Sabbath: The Recipe for Balance
by Naomi Bosch
It’s a rainy day in September. Not exactly the best weather to begin my internship on an apple farm, but here we are, driving through the countryside of Northern Germany. We, that’s my new boss and me. She is showing me the orchards and telling me a bit about the history of this large estate (I wrote more about this in my articles From Communist to Corporate and Havens of Biodiversity). And I’m indeed happy to be sitting right next to such an expert, able to ask her any and all questions that come to my mind as we make our way through the rain. Since my grandfather is a keen apple gardener, too, I already had a fascination for apples, but as the conversation continues, my interest keeps growing and growing.
My boss tells me about the apple harvests of the previous years: last year, the harvest had been so exuberant that they had to employ additional workers to bring in all the apples. 3,800 tonnes were the proud yield of that year. The year before that, however, frost had befallen the plantations during the season of bloom. Since they didn’t have sprinklers to protect the orchards from the frost, much of the harvest had been lost in that year. To be precise, the harvest amounted to a meagre 550 tonnes of apples. That’s almost a 7-fold difference!
Yield loss and abundance
As I walk through the apple rows during the following days, I remember my boss’s words. The trees are poorly filled with apples, some rows being almost completely empty. After a year of abundant harvest, this year seems to be a very meagre one again. This is in part due to the frost that had severely damaged the apple blossoms in spring. But what we could already now conclude about the following harvest was that it would probably once again be a very plentiful one. A year of yield loss is usually always followed by a year of abundance.
And the explanation of my boss was astonishing to me. When an apple tree is hit by frost and suffers yield loss, the tree is able to get the necessary rest, so that it could produce above-average yield in the following year. A period of rest is followed by a period of fruitfulness.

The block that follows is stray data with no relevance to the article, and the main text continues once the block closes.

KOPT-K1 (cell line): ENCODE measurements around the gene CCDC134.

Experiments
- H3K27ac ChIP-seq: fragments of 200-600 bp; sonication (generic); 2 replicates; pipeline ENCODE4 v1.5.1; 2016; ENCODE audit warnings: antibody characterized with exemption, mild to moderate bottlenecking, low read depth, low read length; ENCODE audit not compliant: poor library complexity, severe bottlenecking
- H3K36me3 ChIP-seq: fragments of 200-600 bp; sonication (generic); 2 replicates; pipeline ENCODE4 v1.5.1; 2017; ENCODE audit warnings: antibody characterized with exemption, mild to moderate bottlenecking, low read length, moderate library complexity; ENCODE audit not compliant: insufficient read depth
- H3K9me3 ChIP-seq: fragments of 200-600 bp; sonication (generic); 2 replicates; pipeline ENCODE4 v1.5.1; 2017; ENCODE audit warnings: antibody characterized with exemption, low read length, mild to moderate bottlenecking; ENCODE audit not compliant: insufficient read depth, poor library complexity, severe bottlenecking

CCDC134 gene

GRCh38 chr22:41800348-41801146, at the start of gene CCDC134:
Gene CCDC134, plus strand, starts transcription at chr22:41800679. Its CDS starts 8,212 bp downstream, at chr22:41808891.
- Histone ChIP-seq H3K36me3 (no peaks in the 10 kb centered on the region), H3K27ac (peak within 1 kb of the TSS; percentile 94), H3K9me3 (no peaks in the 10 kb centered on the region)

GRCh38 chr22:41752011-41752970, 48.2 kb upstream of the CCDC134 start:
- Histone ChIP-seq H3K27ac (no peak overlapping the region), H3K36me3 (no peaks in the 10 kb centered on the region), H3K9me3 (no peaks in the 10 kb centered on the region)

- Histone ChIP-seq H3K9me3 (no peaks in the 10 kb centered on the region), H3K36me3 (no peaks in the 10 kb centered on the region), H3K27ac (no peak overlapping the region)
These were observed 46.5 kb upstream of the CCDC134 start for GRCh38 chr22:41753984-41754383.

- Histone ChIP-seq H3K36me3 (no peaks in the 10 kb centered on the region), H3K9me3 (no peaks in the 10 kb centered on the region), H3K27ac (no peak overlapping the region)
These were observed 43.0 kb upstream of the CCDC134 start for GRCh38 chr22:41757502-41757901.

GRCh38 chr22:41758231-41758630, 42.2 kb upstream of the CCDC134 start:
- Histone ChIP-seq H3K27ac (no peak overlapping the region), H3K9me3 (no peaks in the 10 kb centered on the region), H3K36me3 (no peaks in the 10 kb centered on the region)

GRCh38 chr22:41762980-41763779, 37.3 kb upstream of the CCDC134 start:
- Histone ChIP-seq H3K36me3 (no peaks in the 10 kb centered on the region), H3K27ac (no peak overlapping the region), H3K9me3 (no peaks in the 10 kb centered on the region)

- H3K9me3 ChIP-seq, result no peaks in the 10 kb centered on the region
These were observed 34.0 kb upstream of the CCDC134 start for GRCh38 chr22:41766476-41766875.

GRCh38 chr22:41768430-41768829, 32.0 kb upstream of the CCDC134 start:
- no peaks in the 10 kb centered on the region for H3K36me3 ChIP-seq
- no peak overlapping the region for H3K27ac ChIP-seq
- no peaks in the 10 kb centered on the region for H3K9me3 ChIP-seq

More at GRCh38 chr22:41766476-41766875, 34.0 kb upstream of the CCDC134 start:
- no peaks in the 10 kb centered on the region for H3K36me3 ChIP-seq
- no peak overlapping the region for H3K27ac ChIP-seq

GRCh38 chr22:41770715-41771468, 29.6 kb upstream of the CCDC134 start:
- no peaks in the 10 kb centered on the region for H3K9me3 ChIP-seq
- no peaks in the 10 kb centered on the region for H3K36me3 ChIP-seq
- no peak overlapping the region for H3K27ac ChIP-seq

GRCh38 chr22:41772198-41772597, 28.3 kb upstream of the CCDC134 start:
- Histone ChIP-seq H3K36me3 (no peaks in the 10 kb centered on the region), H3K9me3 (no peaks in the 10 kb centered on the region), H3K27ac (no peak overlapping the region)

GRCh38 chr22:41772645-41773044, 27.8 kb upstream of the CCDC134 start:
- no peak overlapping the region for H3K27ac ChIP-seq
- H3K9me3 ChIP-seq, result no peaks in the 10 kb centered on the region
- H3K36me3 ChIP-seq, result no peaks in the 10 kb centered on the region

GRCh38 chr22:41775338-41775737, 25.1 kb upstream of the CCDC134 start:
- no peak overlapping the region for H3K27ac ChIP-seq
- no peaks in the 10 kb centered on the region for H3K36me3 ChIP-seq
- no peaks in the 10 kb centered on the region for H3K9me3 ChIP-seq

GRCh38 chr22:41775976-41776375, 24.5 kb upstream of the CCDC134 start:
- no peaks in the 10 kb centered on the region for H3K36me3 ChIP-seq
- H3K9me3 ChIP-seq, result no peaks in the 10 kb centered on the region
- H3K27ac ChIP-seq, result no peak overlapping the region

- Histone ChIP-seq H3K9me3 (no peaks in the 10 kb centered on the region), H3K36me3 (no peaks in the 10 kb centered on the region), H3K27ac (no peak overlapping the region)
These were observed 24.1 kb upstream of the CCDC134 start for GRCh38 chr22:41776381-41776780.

This is also the reason why fruit trees need to be pruned in winter or spring. The tree cannot produce fruit in all of its branches equally, that would exhaust its energy. If you left a fruit tree unpruned, it would produce many, many tiny fruits. But when it is pruned, the tree can concentrate its energy to produce bigger, more nutritious fruit and yield more abundantly.
Discovering the principles of nature
And this simple principle proves true in nature in a broader sense. Rest is necessary. The dying leaves in autumn, the cutting back of branches, the ushering peace of winter, the times of restfulness: all of these are necessary to eventually come back to life again.
In agriculture, this is mirrored in the principle of leaving land fallow or unplanted. For a full year, the farmer doesn’t till the land and grows no crop on it. Because he knows that the soil needs to rest to be able to bring abundant harvest again! The crop of the previous year has the time to fully decompose, and earthworms and other microorganisms gently work the soil to produce rich, fertile humus. Many important processes take place in the soil during that year that eventually increase its fruitfulness.
The three-field system